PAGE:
Britain's Prime Minister David Cameron promised back in 2010 to bring net migration down to 100,000 people a year. Six years later, it's more than three times that number.
That's one reason the government's Home Office decided that non-Europeans on skilled worker visas — known as Tier 2 visas — are not welcome to stay unless they are making at least 35,000 British pounds (about $50,000 a year).
The message is aimed at slashing migration to Britain and goes into effect in April. But critics call the new rule discriminatory and say it will strip Britain of lower-paid artists, health care workers and tradespeople.
"The estimates put the GDP loss at 181 million [pounds, equivalent to $264 million] to 761 million [pounds, equivalent to $1.1 billion], so that's a massive blow in the first year alone, for starters," Joshua Harbord says.
Harbord, who rattles off facts and figures about why he thinks this move will hurt Britain, might sound like an expert on immigration. But he's not. Harbord performs at kids' birthday parties as a pirate. And when he heard his friend Shannon Harmon might be forced to leave, he got angry.
"It was scaring Shannon and everybody it was affecting, and it felt like a massively mean policy that was apparently convincing my friends that they were worthless and unwanted," Harbord says.
Since no one else was doing anything about it, Harbord started a petition, Stop 35K, to try to change the government's mind. Harmon, who is from Chicago, has a work visa and has been in the U.K. more than seven years. But she makes less than the amount needed to stay under the new rules.
"It feels pretty horrible and unfair; that's why we're trying to fight it," she says. "I don't think we should be valued on an arbitrary number that they've made up. I mean, not that many people make that much money."
Harmon works for a nonprofit and says charity workers, who aren't paid well, contribute more than those in the finance industry. The changed rules will also affect health care workers, public transport workers and the many artists, musicians and actors who are drawn to London as a cultural hub.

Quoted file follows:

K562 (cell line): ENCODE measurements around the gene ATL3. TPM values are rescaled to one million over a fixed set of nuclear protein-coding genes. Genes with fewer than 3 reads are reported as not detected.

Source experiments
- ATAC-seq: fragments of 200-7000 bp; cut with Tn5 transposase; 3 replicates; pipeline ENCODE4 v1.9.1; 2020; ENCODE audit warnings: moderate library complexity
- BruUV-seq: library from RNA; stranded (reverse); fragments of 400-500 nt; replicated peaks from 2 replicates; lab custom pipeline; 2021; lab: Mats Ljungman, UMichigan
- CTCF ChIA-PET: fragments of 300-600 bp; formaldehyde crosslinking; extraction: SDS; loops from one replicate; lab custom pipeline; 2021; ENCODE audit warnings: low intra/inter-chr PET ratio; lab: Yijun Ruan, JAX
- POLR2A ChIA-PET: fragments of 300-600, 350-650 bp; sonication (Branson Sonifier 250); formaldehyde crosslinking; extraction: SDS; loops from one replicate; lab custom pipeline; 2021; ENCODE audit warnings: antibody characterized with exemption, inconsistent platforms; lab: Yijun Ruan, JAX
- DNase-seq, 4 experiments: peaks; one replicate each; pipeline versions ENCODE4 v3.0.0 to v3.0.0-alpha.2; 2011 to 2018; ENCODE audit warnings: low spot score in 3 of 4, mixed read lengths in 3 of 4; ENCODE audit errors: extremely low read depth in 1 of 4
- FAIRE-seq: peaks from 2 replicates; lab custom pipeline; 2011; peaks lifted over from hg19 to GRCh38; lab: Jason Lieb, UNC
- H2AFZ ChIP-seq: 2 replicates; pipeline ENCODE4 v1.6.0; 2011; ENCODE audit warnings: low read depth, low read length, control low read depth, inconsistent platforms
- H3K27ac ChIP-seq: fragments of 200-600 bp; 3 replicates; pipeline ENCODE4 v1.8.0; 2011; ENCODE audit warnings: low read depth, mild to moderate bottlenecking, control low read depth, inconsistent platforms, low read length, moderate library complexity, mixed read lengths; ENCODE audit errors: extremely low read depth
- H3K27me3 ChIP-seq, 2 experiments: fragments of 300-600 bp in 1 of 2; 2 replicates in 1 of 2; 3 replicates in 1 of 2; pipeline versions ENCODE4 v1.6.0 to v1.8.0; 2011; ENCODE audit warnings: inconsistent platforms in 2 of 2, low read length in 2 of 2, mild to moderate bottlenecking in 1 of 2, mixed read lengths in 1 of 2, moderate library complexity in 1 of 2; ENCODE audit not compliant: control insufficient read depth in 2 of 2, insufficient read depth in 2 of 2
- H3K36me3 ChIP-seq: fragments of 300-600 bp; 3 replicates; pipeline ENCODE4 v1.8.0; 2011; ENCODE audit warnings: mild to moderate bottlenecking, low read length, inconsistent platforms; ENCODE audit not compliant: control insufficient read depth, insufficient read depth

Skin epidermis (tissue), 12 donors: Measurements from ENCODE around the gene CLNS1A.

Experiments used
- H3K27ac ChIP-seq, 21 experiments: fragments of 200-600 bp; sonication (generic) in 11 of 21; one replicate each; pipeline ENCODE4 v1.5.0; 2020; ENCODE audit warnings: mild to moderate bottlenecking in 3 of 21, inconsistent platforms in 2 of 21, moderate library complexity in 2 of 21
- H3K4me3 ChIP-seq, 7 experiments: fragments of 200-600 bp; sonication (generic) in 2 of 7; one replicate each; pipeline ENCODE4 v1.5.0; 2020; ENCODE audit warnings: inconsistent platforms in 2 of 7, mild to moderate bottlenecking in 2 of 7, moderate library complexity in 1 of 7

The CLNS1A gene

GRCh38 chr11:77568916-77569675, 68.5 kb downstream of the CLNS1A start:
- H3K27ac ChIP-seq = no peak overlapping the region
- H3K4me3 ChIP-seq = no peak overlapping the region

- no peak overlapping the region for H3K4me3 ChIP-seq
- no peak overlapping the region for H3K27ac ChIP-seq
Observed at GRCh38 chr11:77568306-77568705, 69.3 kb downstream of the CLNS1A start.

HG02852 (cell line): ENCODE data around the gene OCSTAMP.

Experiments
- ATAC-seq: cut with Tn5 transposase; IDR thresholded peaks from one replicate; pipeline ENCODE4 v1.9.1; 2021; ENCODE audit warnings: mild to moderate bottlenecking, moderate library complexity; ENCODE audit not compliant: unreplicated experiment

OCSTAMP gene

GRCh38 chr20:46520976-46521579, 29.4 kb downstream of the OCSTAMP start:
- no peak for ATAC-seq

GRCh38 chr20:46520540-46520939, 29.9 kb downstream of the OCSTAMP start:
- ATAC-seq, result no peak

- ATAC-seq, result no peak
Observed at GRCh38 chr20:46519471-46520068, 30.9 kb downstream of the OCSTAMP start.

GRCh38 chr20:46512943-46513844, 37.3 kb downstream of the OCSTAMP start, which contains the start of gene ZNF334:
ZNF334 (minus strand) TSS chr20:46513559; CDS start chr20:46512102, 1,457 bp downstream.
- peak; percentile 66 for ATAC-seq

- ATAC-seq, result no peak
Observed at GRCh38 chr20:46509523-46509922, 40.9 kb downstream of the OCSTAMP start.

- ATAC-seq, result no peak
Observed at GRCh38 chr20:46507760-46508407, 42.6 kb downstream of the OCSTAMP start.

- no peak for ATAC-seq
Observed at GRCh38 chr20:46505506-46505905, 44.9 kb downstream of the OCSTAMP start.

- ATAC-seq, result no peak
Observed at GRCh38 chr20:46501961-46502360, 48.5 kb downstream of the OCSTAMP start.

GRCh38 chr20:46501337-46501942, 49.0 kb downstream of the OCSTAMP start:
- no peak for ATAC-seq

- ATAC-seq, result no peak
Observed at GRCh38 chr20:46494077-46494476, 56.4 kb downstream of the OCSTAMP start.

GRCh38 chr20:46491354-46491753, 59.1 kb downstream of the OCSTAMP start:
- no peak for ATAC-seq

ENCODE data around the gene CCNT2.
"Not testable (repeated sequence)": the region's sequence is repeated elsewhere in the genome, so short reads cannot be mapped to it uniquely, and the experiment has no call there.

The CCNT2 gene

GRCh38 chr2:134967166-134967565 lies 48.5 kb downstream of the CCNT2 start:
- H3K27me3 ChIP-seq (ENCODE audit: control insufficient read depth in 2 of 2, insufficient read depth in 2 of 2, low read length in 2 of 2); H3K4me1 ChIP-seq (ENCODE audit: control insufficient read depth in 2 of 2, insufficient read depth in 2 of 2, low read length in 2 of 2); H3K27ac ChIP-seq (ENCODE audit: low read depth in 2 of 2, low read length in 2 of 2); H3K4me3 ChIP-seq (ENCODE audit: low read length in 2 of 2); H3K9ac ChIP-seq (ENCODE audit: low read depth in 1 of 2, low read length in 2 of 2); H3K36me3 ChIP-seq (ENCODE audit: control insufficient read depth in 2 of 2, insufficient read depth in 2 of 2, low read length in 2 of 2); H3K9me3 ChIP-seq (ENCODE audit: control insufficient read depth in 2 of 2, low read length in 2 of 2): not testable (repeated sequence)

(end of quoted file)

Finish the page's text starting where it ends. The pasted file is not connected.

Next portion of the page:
"It's just going to make places like London less dynamic, less cultural; it's just going to change the whole atmosphere," Harmon says. Come April, she will very likely have to leave her British life partner, her career and the U.K.
"I leave everything, my whole life," she says.
Harbord and Harmon spend their nights brainstorming, working on their website and checking on the electronic petition. Every few minutes, the signatures increase. They are approaching the 100,000 they need for Parliament to consider debating the issue.
At present, immigration is a hot-button issue in Britain. There is another petition calling on the government to completely close the U.K.'s borders. And last weekend, rival protests supporting and opposing immigration turned violent.
David Metcalfe, chairman of a committee that advises the government on immigration, recommended the plan that is scheduled to take effect in April.
"It seems to me absolutely right," he says. "They've been here five years. If they're going to settle, they should be making a proper contribution in terms of productivity, which will be reflected in their pay."
Asked about critics who say it's an arbitrary measure that values money over other contributions to British society, he says: "Pay, in my view, is the best measure of skill and contribution, but you are right, it's not a perfect measure."
Metcalfe says there will be temporary exceptions for people with skills such as nursing, because there is a shortage in the U.K.
Susan Cueva, however, has been trying to stop the new rules. She works with UNISON, a trade union that represents the public sector — people who work in education, health care and transport.
"It's a policy that is not really based on sound judgment," Cueva says. "I think from our point of view as a union, we always look at migrant workers as an asset and a resource in the country."
She says migrant workers make up at least 15 percent of the public sector workforce. And without them, she says, services will decline.